) Rupture of abdominal aortic aneurysms (AAA) leads to sudden death in 15,000 to 30,000 men and women each year in the US, and this number is growing due to both an increase in the elderly population and our increasingly poor life-style choices, e.g. sedentary lifestyle and western diet, resulting in cardiovascular disease. Known risk factors for AAA include tobacco use, hypertension, male gender, and cardiovascular disease. However, the underlying cause of this condition is still poorly understood. Further, little progress has been made to identify any pharmacologic treatments which may benefit these patients leaving surgery as the only treatment option. Recent evidence has emerged that gut microbes resident in the human intestine can promote several cardiovascular diseases. Specifically, nutrients present in high fat foods (phosphatidylcholine and choline) can be metabolized by the gut microbial enzymes to generate trimethylamine (TMA), which is further metabolized by the host hepatic enzyme Flavin-containing monooxygenase 3 (FMO3) to produce trimethylamine N-oxide (TMAO). Our preliminary data demonstrates that circulating levels of TMAO are associated with AAA diameter, growth, and severity in a human cohort. Further, we present extensive preliminary studies demonstrating choline feeding augments a mouse model of aneurysm potentially via TMAO production by the gut microbiome. The overall goal of this proposal is to determine how the gut microbiome- derived metabolite TMAO contributes to the initiation and progression of AAA. Our two specific aims will (1) examine the role of the gut microbiota in the initiation of AAA by investigating the TMAO meta-organismal pathway; and (2) will determine whether inhibition of TMAO production attenuates the progression of developed aneurysms. The long-term goals of this research are to increase our understanding of the effect of gut microbiome-derived factors and their contribution to AAA in order to translate these findings into more effective therapeutics to improve survival and quality of life for patients with this condition. We anticipate our translational studies to reveal new molecular mechanisms linking gut microbe-derived factors to aneurysm, which may ultimately be leveraged into the first ever gut microbe-targeted therapeutic and pharmaceutical intervention for AAA.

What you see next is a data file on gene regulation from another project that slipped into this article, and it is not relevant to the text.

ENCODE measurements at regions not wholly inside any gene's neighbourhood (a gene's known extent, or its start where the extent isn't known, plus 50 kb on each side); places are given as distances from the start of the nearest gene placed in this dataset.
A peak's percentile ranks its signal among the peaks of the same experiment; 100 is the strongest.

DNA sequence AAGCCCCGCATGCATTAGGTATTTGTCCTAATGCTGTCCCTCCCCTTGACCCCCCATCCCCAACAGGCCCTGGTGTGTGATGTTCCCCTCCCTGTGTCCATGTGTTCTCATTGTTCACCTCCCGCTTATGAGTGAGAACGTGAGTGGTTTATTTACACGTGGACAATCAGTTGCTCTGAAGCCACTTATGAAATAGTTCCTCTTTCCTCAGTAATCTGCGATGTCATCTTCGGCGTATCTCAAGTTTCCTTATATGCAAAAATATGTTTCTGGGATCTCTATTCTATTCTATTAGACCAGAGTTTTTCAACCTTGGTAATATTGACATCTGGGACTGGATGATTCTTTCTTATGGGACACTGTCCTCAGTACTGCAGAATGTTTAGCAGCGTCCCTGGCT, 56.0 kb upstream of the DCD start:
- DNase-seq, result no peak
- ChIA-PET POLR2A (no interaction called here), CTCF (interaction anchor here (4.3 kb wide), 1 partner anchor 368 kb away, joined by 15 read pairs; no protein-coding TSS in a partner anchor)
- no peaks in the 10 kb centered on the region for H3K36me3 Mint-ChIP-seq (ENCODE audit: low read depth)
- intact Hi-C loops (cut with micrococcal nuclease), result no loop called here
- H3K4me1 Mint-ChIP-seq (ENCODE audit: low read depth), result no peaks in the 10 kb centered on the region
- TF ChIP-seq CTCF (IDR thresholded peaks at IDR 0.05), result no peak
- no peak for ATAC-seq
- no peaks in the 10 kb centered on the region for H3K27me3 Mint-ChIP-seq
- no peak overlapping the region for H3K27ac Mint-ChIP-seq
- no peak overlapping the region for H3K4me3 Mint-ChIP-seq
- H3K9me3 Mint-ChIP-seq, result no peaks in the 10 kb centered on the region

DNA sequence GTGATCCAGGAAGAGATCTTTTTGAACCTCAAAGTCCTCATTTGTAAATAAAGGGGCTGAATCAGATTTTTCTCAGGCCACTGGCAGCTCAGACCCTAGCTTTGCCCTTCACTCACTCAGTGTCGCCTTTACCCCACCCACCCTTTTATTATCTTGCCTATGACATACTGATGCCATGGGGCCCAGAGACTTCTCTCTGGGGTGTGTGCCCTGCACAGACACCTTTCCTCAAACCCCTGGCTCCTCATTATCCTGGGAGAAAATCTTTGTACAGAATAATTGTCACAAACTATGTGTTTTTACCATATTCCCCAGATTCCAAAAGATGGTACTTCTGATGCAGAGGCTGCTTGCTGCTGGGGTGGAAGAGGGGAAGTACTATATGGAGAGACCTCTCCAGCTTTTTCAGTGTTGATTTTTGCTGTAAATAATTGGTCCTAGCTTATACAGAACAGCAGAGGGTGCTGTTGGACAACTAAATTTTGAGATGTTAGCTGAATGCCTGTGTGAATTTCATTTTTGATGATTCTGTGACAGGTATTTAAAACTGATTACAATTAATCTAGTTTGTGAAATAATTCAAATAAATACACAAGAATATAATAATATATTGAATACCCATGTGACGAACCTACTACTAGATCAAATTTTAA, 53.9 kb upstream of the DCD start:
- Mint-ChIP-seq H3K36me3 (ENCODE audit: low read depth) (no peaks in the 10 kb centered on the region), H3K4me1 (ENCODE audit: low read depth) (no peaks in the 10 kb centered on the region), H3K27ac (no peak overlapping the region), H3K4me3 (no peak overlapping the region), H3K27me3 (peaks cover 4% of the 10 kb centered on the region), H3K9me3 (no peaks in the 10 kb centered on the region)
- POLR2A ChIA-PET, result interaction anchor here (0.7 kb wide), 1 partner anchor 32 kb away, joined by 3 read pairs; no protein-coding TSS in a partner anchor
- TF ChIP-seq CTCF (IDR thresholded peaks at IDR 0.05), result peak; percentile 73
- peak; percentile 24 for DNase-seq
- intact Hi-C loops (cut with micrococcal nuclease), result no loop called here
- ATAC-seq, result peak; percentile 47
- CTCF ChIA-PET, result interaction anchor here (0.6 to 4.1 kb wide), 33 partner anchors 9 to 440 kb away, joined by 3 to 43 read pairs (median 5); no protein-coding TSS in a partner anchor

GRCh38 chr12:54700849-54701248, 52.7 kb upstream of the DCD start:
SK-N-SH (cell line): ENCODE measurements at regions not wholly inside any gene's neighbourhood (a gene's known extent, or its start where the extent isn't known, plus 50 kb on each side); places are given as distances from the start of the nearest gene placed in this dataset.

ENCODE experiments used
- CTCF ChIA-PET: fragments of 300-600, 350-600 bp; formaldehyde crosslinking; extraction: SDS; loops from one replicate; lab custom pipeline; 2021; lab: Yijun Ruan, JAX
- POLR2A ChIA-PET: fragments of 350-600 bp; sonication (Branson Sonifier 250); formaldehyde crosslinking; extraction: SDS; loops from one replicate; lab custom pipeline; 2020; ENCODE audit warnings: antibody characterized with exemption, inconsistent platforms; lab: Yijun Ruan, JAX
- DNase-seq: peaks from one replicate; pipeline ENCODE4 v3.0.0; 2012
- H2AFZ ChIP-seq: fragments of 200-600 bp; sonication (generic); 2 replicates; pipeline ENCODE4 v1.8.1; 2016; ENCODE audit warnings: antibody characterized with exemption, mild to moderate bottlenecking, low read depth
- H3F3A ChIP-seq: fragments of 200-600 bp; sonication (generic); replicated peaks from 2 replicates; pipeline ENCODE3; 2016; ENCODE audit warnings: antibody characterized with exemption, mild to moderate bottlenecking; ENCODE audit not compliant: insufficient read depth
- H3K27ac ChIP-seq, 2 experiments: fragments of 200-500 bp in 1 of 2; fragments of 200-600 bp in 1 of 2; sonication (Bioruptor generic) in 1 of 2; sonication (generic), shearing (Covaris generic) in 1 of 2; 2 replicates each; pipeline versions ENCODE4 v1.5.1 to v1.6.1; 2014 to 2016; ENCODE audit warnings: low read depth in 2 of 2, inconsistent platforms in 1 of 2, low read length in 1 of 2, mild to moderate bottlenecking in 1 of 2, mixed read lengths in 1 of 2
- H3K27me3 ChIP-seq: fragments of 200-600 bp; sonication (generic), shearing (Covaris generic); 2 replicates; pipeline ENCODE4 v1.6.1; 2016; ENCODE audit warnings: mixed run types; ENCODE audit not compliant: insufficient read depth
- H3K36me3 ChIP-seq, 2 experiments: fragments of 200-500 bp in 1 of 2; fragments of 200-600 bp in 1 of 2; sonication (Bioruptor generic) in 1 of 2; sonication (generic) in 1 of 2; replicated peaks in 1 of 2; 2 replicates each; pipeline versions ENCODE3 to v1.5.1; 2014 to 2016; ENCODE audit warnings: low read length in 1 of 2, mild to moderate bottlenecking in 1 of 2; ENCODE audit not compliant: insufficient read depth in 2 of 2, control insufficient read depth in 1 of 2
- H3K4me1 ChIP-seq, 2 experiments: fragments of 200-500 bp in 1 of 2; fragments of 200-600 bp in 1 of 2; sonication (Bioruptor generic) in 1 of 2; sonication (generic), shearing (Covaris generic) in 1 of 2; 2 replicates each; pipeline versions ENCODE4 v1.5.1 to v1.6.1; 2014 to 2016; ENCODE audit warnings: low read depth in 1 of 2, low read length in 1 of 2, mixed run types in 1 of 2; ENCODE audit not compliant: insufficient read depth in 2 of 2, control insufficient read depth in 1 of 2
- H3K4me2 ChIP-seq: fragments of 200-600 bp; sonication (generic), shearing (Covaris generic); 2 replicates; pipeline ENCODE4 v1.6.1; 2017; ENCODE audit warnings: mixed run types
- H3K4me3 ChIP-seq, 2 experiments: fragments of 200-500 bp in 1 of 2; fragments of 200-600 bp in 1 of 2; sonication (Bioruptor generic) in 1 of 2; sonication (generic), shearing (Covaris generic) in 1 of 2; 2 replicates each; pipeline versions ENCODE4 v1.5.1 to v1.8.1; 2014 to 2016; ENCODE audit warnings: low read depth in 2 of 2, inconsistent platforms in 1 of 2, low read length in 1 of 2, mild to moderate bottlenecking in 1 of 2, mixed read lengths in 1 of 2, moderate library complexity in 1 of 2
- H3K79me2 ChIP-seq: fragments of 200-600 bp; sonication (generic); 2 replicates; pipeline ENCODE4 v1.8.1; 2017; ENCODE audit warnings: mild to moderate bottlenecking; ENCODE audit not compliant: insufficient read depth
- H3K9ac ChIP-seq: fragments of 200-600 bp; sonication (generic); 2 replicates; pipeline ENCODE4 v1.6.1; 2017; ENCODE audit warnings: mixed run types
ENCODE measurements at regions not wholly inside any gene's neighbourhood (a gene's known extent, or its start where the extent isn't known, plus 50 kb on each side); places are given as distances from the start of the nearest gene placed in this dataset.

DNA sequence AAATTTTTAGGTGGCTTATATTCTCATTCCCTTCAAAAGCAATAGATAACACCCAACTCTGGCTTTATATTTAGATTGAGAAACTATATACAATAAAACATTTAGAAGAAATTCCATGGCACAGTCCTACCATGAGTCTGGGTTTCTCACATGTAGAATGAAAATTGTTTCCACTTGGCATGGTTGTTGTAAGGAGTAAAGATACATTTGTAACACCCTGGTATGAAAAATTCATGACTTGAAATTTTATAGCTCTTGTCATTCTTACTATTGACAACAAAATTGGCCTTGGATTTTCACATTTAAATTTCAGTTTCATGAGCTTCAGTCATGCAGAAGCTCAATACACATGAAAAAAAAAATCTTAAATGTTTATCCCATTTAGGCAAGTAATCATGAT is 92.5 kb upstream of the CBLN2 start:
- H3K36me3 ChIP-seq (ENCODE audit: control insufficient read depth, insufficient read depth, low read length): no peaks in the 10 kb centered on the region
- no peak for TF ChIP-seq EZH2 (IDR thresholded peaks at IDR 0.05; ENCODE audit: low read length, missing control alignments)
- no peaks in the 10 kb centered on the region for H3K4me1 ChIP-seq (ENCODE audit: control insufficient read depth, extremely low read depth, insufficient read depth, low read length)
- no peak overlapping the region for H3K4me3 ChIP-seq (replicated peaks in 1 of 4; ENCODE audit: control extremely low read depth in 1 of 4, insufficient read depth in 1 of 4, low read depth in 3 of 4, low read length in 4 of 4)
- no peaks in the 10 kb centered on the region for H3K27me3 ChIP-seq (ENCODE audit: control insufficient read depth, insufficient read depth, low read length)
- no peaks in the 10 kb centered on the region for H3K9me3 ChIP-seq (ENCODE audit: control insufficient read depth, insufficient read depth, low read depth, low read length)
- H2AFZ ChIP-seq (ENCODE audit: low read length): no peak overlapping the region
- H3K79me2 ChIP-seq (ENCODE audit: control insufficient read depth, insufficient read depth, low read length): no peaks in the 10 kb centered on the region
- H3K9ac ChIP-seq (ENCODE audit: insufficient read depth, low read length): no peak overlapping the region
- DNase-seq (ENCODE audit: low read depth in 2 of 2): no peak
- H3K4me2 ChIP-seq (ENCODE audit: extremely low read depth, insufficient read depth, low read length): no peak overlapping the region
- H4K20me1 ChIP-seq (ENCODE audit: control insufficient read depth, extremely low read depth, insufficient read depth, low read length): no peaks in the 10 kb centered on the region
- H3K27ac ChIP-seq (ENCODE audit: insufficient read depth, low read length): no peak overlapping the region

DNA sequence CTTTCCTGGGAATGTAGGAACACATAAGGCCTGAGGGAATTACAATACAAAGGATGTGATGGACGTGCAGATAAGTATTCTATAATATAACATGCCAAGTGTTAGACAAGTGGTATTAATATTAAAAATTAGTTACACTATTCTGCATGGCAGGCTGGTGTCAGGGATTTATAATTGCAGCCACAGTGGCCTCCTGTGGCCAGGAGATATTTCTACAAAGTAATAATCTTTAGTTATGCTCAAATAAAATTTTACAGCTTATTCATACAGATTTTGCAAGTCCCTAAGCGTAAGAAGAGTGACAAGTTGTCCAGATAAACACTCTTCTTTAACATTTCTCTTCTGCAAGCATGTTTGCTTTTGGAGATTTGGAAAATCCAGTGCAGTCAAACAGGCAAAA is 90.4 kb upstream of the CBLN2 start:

RELEVANCE TO PUBLIC HEALTH Abdominal aortic aneurysm (AAA) is a vascular disease that affects 5-10% of men and 1% of women over the age of 65, ranking as the thirteenth leading cause of death in the United States. Unfortunately, there are no pharmacological treatments available for the prevention of AAA progression and rupture; the only option for these patients is surgical intervention. Our discovery of a link between gut microbial nutrient metabolism and the associated metabolite trimethylamine N-oxide (TMAO) in AAA initiation and progression has broad health- related implications for this patient population (10% of people over the age of 50), which may result in the application of novel bacterial enzymatic inhibitors for the treatment of this devastating disease.